If the reforms make whistleblower protections practically accessible and workable, that will be very good news for public servants. The PID Act is an important part of the APS ecosystem; its shortcomings to date have had a negative impact on integrity across the public service.

Wider reform agenda

There is more reform on the way. A bill to improve whistleblower protections for tax whistleblowers is currently before Parliament in the wake of the PwC scandal. An ongoing overhaul of Australia’s aged care framework will include stronger whistleblower protections.

And the private sector protections in the Corporations Act, which covers the vast majority of the Australian workforce, are due for a statutory review this year.

One challenge with the current patchwork framework is the inconsistencies, gaps and overlaps between the different regimes. Because the private sector protections were last updated in 2019, whereas the PID Act came into force in 2013 (with only minor changes last year), private sector workers currently have significantly stronger whistleblowing rights. On the other hand, there are some workers not covered at all by any of the schemes, due to gaps in coverage. Other workers (for example, government contractors) might be able to access several schemes. Where those schemes diverge considerably, complexity abounds.

We hope the year ahead will see simplification, harmonisation and an emphasis on consistent, comprehensive coverage.

Whistleblower protection body

New laws are one thing – but a major gap in Australia’s regulatory framework is the lack of an authority to oversee and enforce whistleblower protection laws and provide support and guidance to whistleblowers.

Such an institution was first proposed by a Senate inquiry in the 1990s, and then again by a bipartisan joint parliamentary committee in 2017. Labor took the concept to the 2019 election, but has now reverted to considering whether an authority is needed.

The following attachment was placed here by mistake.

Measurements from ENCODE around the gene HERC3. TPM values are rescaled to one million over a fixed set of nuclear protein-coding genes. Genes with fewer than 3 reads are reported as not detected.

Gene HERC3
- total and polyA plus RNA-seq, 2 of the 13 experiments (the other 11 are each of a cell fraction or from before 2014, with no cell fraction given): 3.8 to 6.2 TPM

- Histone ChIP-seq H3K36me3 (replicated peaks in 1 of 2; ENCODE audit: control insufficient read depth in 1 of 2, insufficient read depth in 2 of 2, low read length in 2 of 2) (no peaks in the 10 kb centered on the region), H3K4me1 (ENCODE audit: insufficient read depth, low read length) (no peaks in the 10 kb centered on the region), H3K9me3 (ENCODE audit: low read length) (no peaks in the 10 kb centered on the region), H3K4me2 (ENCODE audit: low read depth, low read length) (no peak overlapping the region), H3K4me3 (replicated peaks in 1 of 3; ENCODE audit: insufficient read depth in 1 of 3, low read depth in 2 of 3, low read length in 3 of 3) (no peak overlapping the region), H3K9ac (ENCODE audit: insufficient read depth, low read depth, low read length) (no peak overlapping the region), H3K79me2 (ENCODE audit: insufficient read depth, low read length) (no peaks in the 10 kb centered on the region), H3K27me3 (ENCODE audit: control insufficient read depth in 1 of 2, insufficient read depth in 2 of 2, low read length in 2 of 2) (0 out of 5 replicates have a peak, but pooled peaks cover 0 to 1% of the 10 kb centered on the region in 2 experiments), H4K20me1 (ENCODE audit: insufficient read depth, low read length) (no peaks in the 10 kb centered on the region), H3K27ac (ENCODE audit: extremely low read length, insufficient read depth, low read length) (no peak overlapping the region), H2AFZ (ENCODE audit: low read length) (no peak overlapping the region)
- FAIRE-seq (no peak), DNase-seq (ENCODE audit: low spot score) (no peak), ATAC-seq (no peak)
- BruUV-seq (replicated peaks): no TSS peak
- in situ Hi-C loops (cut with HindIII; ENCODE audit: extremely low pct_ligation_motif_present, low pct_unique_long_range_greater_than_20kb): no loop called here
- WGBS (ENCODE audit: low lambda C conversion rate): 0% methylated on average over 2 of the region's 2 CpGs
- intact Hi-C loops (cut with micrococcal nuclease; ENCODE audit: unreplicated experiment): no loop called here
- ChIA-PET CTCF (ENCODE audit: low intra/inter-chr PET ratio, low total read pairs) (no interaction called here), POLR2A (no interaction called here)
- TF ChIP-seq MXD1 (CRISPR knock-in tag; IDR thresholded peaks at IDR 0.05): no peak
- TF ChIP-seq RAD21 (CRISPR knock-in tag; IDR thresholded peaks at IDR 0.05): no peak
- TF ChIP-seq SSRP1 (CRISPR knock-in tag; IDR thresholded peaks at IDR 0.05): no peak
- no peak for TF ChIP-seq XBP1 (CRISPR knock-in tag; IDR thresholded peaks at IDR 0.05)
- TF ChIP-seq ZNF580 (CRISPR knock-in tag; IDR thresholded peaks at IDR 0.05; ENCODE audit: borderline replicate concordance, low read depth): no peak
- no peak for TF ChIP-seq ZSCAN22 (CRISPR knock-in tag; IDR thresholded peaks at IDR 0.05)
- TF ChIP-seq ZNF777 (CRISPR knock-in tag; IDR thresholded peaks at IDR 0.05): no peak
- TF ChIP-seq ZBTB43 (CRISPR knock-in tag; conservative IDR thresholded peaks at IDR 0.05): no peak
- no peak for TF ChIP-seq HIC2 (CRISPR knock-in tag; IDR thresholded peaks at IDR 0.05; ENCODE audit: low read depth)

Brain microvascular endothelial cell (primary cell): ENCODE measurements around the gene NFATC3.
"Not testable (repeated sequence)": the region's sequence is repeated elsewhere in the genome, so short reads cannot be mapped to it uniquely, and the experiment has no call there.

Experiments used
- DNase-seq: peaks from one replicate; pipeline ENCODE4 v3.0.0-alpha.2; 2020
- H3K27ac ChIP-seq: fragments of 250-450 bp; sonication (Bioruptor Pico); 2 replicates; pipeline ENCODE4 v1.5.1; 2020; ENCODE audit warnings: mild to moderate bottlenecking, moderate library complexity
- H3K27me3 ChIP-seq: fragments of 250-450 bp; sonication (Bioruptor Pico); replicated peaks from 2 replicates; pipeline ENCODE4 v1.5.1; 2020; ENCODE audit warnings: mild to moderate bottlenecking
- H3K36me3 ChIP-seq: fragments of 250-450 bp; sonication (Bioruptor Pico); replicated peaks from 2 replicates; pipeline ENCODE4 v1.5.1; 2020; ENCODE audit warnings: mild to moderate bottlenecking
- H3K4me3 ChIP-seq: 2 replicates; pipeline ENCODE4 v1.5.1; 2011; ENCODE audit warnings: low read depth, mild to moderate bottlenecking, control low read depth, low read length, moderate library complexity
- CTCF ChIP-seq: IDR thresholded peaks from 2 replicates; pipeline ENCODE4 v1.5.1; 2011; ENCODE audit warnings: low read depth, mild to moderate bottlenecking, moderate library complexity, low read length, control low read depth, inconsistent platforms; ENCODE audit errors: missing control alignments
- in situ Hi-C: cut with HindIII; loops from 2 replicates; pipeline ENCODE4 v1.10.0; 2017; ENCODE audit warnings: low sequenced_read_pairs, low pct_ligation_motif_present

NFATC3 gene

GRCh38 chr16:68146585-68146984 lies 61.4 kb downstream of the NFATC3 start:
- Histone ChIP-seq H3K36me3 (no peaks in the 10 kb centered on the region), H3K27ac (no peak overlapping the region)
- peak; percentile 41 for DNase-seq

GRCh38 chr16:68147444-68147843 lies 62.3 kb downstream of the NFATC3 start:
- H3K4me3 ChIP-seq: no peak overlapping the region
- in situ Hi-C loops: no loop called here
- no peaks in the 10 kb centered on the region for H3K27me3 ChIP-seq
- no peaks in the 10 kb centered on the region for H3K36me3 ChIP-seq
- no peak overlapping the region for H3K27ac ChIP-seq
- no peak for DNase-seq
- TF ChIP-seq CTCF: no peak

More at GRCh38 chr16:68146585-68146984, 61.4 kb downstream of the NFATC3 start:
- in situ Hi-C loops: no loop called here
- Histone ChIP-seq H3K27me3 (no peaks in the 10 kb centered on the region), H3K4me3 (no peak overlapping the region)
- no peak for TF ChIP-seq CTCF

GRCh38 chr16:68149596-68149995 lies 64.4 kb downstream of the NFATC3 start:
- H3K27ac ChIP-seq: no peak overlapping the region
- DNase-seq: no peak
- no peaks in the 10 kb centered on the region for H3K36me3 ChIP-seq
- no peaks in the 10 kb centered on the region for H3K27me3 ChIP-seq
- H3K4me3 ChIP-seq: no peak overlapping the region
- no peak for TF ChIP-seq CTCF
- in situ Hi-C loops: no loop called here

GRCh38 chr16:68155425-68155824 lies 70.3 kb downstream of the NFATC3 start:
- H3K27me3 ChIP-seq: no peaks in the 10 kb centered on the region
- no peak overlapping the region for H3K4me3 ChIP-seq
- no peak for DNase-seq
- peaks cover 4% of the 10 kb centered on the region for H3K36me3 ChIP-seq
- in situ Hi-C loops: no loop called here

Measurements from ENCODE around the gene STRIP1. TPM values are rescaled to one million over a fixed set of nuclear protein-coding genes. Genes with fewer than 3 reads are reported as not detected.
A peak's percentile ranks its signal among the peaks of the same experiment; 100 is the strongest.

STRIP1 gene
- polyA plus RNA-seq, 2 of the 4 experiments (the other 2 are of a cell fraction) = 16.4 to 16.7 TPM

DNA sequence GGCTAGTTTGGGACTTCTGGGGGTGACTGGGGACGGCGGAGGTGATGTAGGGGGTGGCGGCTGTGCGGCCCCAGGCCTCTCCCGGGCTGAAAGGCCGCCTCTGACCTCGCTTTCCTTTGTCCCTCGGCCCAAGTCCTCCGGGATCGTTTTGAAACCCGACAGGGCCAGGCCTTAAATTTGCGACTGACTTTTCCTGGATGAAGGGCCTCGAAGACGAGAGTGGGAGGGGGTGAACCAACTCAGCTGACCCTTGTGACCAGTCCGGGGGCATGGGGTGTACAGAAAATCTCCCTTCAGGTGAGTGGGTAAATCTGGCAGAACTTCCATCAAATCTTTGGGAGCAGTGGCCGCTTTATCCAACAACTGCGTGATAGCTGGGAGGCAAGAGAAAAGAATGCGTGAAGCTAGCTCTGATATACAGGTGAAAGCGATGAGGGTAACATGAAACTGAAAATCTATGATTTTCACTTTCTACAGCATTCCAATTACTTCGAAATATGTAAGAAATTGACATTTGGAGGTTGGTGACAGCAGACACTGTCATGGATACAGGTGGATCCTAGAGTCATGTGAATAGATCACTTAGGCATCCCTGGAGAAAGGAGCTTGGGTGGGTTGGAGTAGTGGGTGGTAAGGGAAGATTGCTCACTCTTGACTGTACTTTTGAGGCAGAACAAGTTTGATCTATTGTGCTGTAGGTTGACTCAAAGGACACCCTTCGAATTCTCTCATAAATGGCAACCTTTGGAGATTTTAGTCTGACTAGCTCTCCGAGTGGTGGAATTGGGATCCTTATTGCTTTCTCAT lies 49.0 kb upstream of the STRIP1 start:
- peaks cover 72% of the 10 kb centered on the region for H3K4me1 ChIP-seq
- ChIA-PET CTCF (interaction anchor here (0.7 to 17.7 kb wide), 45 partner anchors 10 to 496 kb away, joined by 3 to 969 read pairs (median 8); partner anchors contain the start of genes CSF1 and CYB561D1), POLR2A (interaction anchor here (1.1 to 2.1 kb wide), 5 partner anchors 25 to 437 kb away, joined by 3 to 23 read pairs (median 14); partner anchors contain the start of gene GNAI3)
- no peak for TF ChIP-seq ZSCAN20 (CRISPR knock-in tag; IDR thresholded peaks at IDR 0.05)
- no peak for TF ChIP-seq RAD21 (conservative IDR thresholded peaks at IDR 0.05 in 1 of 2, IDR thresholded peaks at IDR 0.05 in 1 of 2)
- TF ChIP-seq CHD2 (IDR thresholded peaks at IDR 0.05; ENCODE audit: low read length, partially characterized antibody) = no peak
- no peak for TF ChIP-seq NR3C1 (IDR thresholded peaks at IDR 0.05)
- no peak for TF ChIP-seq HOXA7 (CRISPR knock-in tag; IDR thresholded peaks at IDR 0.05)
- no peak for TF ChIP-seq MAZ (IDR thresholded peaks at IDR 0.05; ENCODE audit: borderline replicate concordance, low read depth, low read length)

In our view, it most certainly is. The United States have had a public sector-focused whistleblowing authority for decades; in recent years similar bodies have proliferated in Europe, with standout examples in the Netherlands and Slovakia.

The crossbench have taken to calling a whistleblower protection authority “NACC 2.0” – indeed bills for an anti-corruption authority moved by Dr Helen Haines MP and the Greens under the Morrison government contained a whistleblower commissioner.

An independent, well-resourced body to oversee Australia’s whistleblowing frameworks is needed to improve integrity in our democracy. We hope 2024 brings comprehensive reform and a whistleblower protection authority, together supporting the speak-up culture that will prevent future robodebts and ensure whistleblowers’ voices are heard.

For all the good news, though, two blights remain. Former Defence lawyer David McBride, the source of the ABC’s Afghan Files reporting, pleaded guilty to secrecy offences in November; he will be sentenced in mid-March, and faces the prospect of jail time. Richard Boyle, who exposed wrongdoing at the Australian Taxation Office, will go on trial in September.

These cases show the cost of courage facing whistleblowers right now and why the Albanese government should act on whistleblower protections in 2024.

The above article was written for and published in the Canberra Times.

For all employment related queries or concerns, please contact our Employment Law & Investigations team at BAL Lawyers.